Rules & Policies
POKER TOURNAMENT DIRECTORS ASSN.
2015 Recommended Procedures, Version 1.0, Aug. 20, 2015
1: Floor Decisions
The best interest of the game and fairness are top priorities in decision-making. Unusual circumstances occasionally dictate that decisions in the interest of fairness take priority over technical rules. Floor decisions are final.
2: Player Responsibilities
Players should verify registration data and seat assignments, protect their hands, make their intentions clear, follow the action, act in turn, defend their right to act, keep cards visible and chips correctly stacked, remain at the table with a live hand, speak up if they see a mistake, call for a clock when warranted, transfer tables promptly, follow one player to a hand, know and comply with the rules, practice proper etiquette, and generally contribute to an orderly event.
3: Official Terminology of Tournament Poker
Official betting terms are simple, unmistakable, time-honored declarations like: bet, raise, call, fold, check, all-in, complete, and pot (pot-limit only). Regional terms may also meet this test. Also, players must use gestures with caution when facing action; tapping the table is a check. It is the responsibility of players to make their intentions clear: using non-standard terms or gestures is at player’s risk and may result in a ruling other than what the player intended. See also Rules 2 & 42.
4: Electronic Devices and Communication
Players may not talk on a phone at the table. Ring tones, music, etc. should be inaudible to others. House rules apply to other types of electronic devices and communication.
5: Official Language
English-only will be enforced in the U.S. during play of hands. At non-U.S. venues, the house will post & announce acceptable language(s).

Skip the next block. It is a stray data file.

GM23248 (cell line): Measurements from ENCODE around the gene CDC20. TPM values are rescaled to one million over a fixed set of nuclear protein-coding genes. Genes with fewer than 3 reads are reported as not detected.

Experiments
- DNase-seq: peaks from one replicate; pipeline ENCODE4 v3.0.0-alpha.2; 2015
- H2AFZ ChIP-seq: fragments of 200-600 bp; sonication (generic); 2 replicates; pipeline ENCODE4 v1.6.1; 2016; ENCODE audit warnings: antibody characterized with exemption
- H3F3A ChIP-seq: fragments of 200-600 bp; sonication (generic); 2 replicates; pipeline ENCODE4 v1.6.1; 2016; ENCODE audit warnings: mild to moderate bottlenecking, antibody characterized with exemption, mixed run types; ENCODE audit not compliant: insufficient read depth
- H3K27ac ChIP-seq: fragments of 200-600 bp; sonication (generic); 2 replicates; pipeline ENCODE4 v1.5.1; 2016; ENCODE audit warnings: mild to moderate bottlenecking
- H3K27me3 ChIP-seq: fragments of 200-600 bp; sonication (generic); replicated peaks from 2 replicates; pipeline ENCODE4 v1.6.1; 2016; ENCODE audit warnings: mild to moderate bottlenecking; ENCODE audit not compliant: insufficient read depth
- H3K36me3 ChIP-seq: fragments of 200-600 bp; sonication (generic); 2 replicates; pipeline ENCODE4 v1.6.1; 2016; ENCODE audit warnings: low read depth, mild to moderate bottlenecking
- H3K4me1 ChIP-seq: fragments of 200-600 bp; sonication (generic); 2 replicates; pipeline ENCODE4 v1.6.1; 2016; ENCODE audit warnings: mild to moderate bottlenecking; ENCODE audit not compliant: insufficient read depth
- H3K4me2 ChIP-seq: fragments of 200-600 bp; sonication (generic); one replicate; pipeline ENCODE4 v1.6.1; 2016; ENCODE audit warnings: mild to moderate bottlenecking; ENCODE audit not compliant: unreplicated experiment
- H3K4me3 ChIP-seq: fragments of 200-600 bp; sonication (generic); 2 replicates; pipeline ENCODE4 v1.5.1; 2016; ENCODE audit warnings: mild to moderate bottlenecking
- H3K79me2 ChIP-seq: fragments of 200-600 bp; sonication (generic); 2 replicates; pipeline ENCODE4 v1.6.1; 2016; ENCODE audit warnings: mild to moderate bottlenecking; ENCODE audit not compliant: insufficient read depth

Seating, Breaking & Balancing Tables
6: Random Correct Seating
Tournament and satellite seats will be randomly assigned. A player who started in the wrong seat with a correct chip stack will move to the correct seat & take his current total chip stack with him.
7: Alternates, Late Registration, & Re-Entries
Alternates, players registering late, and re-entries will be sold full stacks, randomly seated at any position, and dealt in except between SB and button.
8: Special Needs
Accommodations for players with special needs will be made when possible.
9: Breaking Tables
Players from a broken table will be assigned new tables and seats by a 2-step random process. They can get any seat including a blind or button and be dealt in except between the small blind and button. See Illustration Addendum.
10: Balancing Tables and Halting Play
A: To balance in flop & mixed-games, the player who will be big blind next is moved to the worst position, including taking a single big blind when available, even if that means the seat has the big blind twice. Worst position is never the small blind. In stud-only, players move by position (last seat to open at the short table is the seat filled).
B: In mixed games (ex: HORSE), when the game shifts from hold’em to stud, after the last hold’em hand the button moves to the position it would be if the next hand was hold’em and is frozen there during stud. The player moved in stud is the player who would be big blind if the game were hold’em for that hand. Shifting to hold’em the button starts where it was frozen.
C: The table from which a player is moved will be specified by a predetermined procedure.
D: Full-table play will halt on tables 3 or more players short of the table with the most players. Play halts on other formats (ex: 6-hand and turbos) at TDs discretion. TDs may waive halting play and waiver is not a misdeal. As the event progresses, at TD’s discretion tables may be more tightly balanced.